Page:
- Author: Andrew Mason Sutherland
[From the Summer issue of the UC IPM Retail Nursery & Garden Center News]
Don't let the bed bugs bite? That's easier said than done, it seems. Bed bugs (Figure 1) continue to be important household pests globally, driving a growing sector of the pest control industry. Professionals have access to effective insecticides and specialized techniques, such as heat treatments, to control bed bug infestations. These services, however, can be expensive: a recent survey revealed the average cost of professional insecticide treatments and heat treatments to be $425 and $1,400,.../span>
If you've ever had ants come indoors, you know what a nuisance they can be when they crawl across kitchen countertops, invade your pet's food bowl, and get into garbage cans.
So, what should you do? Outsmart the ants.
Ants are usually looking for food, water and shelter. Although spraying a pesticide may seem like an easy solution, this won't get rid of the reason the ants are there, and they will be back.
Instead, here are some other things you can do to keep them out and make your house less attractive to ants:
- Find where the ants are entering, then caulk cracks and crevices both indoors and out.
- Wipe up ant trails with soapy water as soon as you see them.
- Store food...
It's hot outside, so like a lot of people, you try to park your car under a tree in parking lots and on the street for some shade. You choose to park under a big hackberry tree, but when you return to your car, you notice droplets on your windshield and sticky stuff on the sidewalk, other cars, and the parking lot. What is this?
The sticky substance is called honeydew. The honeydew is excreted by a number of sap-sucking insects such as aphids, whiteflies, mealybugs, certain scale insects, and few others. On hackberry trees (widely planted in some cities), an insect called the woolly hackberry aphid produces a large amount of honeydew.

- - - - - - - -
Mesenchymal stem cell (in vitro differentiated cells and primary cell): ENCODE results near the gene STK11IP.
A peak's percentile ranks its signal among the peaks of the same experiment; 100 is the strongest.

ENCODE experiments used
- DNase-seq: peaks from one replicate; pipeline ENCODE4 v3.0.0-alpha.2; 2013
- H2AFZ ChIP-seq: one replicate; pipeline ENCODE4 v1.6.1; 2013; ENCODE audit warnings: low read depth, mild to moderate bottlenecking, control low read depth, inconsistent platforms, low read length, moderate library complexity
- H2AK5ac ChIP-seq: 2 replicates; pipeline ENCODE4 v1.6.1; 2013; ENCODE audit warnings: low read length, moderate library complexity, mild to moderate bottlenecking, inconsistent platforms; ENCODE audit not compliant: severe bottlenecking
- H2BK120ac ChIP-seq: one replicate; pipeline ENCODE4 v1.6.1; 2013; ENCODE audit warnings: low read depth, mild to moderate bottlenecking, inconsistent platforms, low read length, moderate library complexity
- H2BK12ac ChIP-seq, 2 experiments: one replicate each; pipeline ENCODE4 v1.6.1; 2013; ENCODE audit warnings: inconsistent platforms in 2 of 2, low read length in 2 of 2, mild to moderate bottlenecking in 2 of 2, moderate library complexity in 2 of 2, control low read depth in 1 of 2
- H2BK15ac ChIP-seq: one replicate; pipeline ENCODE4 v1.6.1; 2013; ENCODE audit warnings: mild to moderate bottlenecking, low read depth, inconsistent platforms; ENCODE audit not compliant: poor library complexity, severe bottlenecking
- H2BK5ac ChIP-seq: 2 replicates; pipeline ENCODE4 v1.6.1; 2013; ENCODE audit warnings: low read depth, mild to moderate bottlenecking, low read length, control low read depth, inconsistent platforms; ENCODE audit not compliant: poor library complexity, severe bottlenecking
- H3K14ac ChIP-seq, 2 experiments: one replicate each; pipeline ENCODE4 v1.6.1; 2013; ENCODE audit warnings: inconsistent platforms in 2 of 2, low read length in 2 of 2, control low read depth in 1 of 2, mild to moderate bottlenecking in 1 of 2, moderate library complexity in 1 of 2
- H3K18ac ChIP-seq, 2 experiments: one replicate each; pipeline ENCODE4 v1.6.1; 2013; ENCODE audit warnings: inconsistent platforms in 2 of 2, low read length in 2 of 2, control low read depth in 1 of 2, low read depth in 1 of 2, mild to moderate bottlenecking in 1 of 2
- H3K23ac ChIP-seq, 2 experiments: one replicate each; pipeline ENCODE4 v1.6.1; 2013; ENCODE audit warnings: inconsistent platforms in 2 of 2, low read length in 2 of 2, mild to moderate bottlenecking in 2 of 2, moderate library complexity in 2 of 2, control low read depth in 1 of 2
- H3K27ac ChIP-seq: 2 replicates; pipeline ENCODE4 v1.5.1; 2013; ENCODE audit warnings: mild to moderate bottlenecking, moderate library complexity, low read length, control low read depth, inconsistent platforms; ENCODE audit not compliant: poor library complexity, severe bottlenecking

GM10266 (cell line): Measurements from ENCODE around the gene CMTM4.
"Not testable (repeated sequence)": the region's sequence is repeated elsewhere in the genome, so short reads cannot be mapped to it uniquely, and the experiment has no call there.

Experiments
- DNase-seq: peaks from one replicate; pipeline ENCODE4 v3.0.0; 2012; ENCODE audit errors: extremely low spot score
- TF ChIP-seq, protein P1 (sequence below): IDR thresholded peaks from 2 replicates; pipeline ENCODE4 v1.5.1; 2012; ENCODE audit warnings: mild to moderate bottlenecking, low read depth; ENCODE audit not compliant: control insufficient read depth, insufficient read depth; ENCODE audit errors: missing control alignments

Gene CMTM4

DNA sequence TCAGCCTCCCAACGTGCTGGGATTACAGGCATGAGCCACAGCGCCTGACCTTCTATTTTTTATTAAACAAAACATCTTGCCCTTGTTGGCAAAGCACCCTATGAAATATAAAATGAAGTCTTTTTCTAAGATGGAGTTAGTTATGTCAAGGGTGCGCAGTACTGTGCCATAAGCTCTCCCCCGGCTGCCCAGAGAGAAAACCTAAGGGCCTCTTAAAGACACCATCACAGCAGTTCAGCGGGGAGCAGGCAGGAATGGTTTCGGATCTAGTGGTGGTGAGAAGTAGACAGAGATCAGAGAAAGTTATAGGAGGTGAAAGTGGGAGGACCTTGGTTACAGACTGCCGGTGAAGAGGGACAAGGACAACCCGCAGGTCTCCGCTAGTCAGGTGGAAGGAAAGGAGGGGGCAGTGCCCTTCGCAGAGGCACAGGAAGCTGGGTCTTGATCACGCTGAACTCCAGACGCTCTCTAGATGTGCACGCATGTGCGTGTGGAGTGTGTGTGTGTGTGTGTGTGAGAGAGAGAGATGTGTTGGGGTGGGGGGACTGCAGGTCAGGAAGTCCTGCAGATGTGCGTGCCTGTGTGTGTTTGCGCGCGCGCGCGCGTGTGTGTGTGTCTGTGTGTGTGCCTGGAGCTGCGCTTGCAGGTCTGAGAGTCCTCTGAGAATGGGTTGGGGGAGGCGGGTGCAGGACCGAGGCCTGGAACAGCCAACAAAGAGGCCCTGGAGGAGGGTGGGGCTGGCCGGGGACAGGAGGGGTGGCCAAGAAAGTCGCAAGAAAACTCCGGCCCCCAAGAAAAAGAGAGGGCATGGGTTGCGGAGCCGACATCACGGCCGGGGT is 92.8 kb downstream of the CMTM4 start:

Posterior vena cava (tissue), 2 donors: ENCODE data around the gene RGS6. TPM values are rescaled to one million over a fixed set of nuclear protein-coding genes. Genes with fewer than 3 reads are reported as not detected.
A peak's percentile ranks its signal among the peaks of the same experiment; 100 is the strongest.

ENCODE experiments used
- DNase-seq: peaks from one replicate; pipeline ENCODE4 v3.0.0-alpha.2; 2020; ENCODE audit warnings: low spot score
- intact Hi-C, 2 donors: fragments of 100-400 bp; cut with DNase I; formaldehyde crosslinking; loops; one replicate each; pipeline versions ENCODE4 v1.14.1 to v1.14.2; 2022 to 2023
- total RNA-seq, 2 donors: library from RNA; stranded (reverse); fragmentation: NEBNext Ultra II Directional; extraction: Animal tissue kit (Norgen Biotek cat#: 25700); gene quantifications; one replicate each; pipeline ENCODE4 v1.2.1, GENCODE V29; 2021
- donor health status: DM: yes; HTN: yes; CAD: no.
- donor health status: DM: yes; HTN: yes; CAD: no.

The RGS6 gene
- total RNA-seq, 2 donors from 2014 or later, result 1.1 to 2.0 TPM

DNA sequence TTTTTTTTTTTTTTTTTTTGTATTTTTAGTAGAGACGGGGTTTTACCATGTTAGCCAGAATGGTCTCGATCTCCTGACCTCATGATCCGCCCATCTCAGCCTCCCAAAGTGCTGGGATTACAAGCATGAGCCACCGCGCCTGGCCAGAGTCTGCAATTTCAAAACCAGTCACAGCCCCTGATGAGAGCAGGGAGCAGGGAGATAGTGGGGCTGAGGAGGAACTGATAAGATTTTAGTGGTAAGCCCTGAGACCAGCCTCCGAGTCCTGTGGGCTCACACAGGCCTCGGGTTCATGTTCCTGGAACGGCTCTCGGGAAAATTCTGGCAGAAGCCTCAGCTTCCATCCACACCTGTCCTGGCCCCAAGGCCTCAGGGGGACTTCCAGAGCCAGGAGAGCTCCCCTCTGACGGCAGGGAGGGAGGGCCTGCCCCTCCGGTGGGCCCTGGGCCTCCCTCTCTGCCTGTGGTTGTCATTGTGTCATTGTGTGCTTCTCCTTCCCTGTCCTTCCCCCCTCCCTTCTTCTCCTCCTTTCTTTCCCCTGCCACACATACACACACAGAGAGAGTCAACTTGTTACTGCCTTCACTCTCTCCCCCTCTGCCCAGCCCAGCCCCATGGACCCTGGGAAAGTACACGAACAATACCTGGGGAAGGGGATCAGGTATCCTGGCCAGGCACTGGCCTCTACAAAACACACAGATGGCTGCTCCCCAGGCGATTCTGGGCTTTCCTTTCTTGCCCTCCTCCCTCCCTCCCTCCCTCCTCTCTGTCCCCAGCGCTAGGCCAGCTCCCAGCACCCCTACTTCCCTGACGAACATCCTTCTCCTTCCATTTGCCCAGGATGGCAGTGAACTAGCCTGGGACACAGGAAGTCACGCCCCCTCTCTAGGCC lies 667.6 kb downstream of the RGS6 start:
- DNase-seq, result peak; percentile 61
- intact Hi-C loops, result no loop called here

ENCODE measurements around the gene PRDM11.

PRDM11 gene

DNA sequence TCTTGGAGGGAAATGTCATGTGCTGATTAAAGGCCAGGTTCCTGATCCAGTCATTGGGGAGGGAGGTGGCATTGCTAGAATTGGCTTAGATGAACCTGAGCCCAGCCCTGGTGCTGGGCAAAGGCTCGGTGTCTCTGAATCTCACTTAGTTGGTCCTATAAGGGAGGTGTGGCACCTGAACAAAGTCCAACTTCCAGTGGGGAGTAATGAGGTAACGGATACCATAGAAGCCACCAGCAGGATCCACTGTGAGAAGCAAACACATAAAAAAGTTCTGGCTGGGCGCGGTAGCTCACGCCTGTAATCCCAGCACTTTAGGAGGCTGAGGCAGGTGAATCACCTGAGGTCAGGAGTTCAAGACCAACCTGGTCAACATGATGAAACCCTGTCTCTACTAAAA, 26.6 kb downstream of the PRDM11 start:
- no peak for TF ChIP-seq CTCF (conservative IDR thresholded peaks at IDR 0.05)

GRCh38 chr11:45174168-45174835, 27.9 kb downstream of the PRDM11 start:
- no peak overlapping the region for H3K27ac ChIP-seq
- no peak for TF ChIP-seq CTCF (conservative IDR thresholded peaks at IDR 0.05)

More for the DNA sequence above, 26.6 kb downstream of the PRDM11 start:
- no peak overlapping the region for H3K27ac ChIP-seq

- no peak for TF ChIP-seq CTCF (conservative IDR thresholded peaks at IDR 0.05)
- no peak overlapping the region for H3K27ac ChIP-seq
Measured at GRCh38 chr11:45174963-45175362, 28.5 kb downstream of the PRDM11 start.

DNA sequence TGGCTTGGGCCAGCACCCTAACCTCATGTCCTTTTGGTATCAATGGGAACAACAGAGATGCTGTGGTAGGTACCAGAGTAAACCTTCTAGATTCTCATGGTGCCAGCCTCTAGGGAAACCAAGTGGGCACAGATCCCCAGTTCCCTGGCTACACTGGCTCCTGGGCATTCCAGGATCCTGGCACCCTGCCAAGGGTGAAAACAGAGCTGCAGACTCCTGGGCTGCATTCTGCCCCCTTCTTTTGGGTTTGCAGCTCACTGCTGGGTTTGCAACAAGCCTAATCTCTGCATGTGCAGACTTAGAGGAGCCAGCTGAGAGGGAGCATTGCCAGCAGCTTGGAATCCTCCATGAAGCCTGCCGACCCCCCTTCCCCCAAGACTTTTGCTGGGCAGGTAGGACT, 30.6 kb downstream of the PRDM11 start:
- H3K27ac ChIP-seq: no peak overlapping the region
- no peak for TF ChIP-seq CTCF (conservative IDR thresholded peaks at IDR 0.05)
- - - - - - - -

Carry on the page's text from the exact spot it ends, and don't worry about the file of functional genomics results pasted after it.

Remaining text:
If you examine the tree's leaves, you may see bluish-white masses that are actually...
Record-breaking heat continues to scald California, leading many of us to water our landscapes and gardens more. While the water is good for plants and helps us cool down, even the smallest amount of standing water mixed with high temperatures create an ideal climate for mosquito breeding. Use the following tips to help reduce mosquito habitats and protect yourself from bites avoid being bitten.
Tip #1: Mosquitoes need water for the larval stage of their life cycle. Eliminate breeding sites in your yard by:
- Draining any containers that hold standing water; even something as small as a flower pot saucer can harbor mosquitoes.
- Emptying out bird baths once per week.
- Protecting ponds by...
Alert from CDFA Plant Health and Prevention Services
The California Department of Food and Agriculture (CDFA) and the United States Department of Agriculture (USDA) have established a 94-square mile quarantine in portions of Riverside and San Bernardino counties following the detection of the citrus disease huanglongbing (HLB), or citrus greening. HLB is a deadly disease of citrus plants and closely related species, and can be transmitted from tree to tree by the Asian citrus psyllid.
On July 15, HLB was discovered in a grapefruit tree in the city of Riverside in a residential neighborhood near the intersection of Chicago...